Online Messenger #311
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It isn’t every non-profit conservation organization that so riles the establishment that a state legislature passes laws against it. Western Watersheds Project would be proud of that distinction except for the consequences of the new Wyoming law that criminalizes data collection on “open land.” It’s a frightening step towards penalizing whistleblowers rather than prosecuting polluters, and though we’re sure it was designed primarily to stop Wyoming Director Jonathan Ratner, the vaguely worded law could affect any citizen scientist on any unincorporated lands or subdivisions in Wyoming.
The good news is that Wyoming’s “Data Trespass Law,” is getting plenty of attention now that Attorney Justin Pidot exposed it in Slate magazine. With media outlets like the Washington Post running stories with the headline, “Wyoming doesn’t want you to know how much cow poop is in its water,” it’s safe to say that the law’s intention to block public oversight of natural resources is clear. The Wyoming government is being embarrassed nationally by this overreach of private property rights onto the public interest.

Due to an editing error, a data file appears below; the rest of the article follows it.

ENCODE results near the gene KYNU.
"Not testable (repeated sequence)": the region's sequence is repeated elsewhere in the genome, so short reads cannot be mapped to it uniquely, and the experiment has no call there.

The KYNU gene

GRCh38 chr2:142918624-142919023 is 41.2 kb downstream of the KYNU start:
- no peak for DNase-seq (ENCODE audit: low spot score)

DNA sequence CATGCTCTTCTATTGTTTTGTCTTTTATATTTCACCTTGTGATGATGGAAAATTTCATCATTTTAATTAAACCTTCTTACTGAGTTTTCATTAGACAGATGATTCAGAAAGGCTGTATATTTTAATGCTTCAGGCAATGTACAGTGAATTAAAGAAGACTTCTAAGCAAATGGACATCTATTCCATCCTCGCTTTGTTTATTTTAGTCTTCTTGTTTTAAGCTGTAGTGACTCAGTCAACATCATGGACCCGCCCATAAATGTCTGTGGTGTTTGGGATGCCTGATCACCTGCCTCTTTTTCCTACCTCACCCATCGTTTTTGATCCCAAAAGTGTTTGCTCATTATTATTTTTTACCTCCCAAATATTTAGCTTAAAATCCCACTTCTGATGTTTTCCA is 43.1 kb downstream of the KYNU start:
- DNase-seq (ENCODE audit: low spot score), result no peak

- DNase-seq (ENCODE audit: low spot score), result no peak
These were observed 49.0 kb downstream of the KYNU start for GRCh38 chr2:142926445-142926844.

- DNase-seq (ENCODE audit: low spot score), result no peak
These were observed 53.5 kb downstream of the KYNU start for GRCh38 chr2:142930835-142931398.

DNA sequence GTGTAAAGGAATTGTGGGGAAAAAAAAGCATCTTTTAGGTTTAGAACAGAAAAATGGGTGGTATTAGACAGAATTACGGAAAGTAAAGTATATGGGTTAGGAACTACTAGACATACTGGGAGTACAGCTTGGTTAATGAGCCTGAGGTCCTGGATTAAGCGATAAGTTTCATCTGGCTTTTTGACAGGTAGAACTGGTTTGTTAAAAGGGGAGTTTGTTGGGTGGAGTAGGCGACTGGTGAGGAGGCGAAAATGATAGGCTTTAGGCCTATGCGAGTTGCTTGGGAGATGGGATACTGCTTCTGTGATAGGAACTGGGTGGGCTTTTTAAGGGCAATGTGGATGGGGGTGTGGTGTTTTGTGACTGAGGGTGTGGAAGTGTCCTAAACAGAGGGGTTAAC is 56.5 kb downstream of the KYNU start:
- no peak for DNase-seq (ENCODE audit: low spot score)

ABC News highlighted the retaliatory nature of the law specific to WWP: “Critics say it’s no coincidence that such a law was passed amid an ongoing dispute between a group of Wyoming ranchers and the Western Watershed Project, a group of “citizen enforcers” who set out to collect data on E. coli contamination in public streams and rivers that they allege is caused by industrial cattle grazing.”
Meanwhile, the rancher lawsuit against WWP for alleged trespass violations is winding its way through the Wyoming courts. Last Monday, WWP asked the judge to dismiss the frivolous and retaliatory lawsuit brought against the organization last summer. It would be great if the judge would simply dismiss the case on the grounds of time-barred claims, insufficient evidence, unsubstantiated allegations of harm, and speculation.
Read the Motion to Dismiss here.
And while we’re sure that the Wyoming ranchers and the attorneys who represent them are hoping this lawsuit simply shuts WWP down, Jonathan and WWP continue to work to expose the illegal activities and gross violations of federal law that occur on public lands livestock allotments.
Show your support by sharing this email and donating to WWP today. While our attorneys are working pro bono, WWP’s staff still bear the expense of travel and litigation-related activities, which is considerable. Your support helps WWP defend itself in Wyoming, and thereby protects clean water, clean air, ecological integrity, and wildlife habitat.
See photos of cow damaged riparian areas in Wyoming here.